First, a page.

A CEO Shares Her Top Tips for Delivering Memorable Speech
Whether it’s for a presentation to colleagues, a maid of honour speech at your best friend’s wedding, or an address at a family occasion, speeches are something we’ll all encounter during life’s course—to some people’s excitement and others' dismay.
And as speech-making is somewhat of a performing art (there’s certainly a knack to keeping an audience entertained while delivering an important message) we’ll happily take all of the advice, suggestions, and guidance we can get. Business Insider Australia enlisted the expertise of Lucy Perry, CEO of Sunrise Cambodia (one of the best not-for-profit bosses in the world) and exceptional speaker, to find out her best secrets for delivering a killer speech. Read on and make an impression the next time you’re addressing a crowd.
Speak in three-minute blocks
“My speeches have been dissected and it turns out that I speak in three-minute blocks. That’s the average length of a song and the attention span of your audience for one topic. If your speech is 30 minutes long you have ten sections to fill: Your introduction, conclusion and eight points in between.”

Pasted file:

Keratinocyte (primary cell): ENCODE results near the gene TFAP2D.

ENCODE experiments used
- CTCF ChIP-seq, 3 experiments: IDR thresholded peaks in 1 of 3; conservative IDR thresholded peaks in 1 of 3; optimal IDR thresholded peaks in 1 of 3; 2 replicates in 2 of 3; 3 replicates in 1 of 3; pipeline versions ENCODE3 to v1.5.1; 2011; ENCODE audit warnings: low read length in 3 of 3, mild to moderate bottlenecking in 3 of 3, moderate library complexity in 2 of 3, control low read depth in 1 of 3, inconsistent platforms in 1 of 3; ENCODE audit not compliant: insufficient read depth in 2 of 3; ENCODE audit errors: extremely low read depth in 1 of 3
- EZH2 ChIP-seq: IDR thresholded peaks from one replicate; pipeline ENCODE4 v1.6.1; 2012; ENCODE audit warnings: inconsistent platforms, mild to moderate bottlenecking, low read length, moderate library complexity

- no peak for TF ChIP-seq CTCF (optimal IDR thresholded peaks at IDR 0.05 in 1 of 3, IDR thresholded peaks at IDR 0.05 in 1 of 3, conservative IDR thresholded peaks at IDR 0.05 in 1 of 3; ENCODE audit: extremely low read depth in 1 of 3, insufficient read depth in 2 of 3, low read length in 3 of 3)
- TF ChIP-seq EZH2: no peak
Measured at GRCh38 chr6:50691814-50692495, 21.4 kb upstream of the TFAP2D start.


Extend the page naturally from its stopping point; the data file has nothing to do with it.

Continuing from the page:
Memorise your content
“It’s that simple. Know your content off by heart. Your notes should be one key phrase for each three-minute section. Never ever read to your audience or they will start fiddling with their phones.”
Keep up pace
“Put your energy into keeping a nice high pace. Move from one concept to the next, fast. Don’t waste time or words with segues. Don’t hide behind the lectern, instead use the stage to focus on different parts of the audience and hold their attention.”
“No one remembers a boring speech. But no speaker wants to deliver a flat joke either. Practice your humour in conversations and if people laugh at your jokes your audience will too.”
“Stories are the glue in your speech. It’s the stories that people will remember and re-tell. Keep them brief and on point.”
Nail the ending
“Either end your speech with the most heart-stopping story in your arsenal, or make a brief summary of your whole speech in one sentence and refer back to the hero story of your speech. You and your audience have been through something together and referring back to a now familiar story completes the journey and binds you together.”